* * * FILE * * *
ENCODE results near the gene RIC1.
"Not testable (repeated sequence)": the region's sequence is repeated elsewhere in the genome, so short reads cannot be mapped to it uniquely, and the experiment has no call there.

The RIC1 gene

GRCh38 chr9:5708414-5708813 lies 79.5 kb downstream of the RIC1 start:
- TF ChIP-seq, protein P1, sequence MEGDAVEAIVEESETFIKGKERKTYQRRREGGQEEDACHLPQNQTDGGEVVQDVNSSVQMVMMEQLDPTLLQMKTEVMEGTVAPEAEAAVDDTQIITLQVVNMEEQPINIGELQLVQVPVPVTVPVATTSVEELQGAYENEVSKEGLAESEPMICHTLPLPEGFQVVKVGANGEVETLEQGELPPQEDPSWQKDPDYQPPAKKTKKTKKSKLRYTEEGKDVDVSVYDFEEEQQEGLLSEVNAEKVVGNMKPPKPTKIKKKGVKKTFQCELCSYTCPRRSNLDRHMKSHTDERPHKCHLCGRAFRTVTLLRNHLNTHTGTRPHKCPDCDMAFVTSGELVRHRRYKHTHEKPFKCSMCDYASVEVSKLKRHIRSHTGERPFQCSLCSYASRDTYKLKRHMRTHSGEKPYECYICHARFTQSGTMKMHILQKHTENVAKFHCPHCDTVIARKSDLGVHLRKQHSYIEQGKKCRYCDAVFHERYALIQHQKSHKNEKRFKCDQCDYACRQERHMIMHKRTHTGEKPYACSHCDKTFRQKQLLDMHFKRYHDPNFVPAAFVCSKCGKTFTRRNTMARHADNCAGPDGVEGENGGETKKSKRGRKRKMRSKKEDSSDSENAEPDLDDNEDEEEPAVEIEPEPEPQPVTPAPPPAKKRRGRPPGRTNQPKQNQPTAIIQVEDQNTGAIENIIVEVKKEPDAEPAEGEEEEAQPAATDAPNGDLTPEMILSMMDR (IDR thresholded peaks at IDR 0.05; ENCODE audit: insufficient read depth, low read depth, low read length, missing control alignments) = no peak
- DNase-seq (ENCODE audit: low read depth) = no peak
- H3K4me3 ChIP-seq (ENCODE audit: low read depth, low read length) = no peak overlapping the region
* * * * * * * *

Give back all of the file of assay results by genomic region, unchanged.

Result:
ENCODE results near the gene RIC1.
"Not testable (repeated sequence)": the region's sequence is repeated elsewhere in the genome, so short reads cannot be mapped to it uniquely, and the experiment has no call there.

The RIC1 gene

GRCh38 chr9:5708414-5708813 lies 79.5 kb downstream of the RIC1 start:
- TF ChIP-seq, protein P1, sequence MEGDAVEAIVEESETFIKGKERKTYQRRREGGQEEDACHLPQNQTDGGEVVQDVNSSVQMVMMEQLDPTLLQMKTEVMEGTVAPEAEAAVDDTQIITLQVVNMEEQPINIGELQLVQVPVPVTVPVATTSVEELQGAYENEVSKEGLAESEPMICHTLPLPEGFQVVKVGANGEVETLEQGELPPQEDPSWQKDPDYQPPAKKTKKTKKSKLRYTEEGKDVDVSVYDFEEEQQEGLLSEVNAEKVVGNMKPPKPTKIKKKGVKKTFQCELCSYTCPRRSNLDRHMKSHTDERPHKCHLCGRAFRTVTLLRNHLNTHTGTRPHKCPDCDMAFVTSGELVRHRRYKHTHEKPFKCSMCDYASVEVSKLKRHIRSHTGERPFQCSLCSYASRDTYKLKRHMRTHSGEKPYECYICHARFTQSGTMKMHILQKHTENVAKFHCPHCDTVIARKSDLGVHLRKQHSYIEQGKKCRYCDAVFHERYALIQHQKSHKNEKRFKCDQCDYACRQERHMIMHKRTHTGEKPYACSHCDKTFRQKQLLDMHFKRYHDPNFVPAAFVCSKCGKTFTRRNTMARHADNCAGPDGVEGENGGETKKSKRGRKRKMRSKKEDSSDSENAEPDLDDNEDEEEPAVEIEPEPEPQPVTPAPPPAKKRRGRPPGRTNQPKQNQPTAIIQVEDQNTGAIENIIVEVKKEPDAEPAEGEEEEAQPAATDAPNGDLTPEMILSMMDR (IDR thresholded peaks at IDR 0.05; ENCODE audit: insufficient read depth, low read depth, low read length, missing control alignments) = no peak
- DNase-seq (ENCODE audit: low read depth) = no peak
- H3K4me3 ChIP-seq (ENCODE audit: low read depth, low read length) = no peak overlapping the region